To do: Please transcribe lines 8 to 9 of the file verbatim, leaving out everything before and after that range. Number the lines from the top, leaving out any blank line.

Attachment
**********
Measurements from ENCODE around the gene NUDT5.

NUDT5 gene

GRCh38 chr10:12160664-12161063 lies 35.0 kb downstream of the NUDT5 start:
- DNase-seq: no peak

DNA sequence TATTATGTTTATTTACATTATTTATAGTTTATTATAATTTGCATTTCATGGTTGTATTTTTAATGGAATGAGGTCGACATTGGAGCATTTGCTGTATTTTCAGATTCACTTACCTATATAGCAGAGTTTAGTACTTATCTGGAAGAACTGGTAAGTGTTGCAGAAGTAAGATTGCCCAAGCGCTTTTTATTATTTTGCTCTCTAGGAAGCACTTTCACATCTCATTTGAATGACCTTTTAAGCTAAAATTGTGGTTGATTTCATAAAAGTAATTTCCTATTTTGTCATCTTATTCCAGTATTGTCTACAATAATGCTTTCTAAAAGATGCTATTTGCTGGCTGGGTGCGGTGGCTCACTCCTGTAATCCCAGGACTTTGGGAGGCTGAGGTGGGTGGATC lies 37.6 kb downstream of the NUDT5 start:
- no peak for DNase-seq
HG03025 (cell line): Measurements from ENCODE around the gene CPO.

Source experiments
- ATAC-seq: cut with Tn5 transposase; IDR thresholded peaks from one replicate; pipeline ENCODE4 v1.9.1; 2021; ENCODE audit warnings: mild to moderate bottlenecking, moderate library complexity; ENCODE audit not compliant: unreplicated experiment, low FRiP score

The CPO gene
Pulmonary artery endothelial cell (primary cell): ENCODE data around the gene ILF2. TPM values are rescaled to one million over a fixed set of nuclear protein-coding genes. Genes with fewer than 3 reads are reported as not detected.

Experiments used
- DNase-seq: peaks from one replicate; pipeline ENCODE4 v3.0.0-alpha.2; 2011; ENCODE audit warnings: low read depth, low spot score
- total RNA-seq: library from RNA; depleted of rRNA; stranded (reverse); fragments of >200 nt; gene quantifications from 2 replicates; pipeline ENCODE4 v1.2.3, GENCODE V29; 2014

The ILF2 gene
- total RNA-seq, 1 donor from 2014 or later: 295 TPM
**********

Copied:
Source experiments
- ATAC-seq: cut with Tn5 transposase; IDR thresholded peaks from one replicate; pipeline ENCODE4 v1.9.1; 2021; ENCODE audit warnings: mild to moderate bottlenecking, moderate library complexity; ENCODE audit not compliant: unreplicated experiment, low FRiP score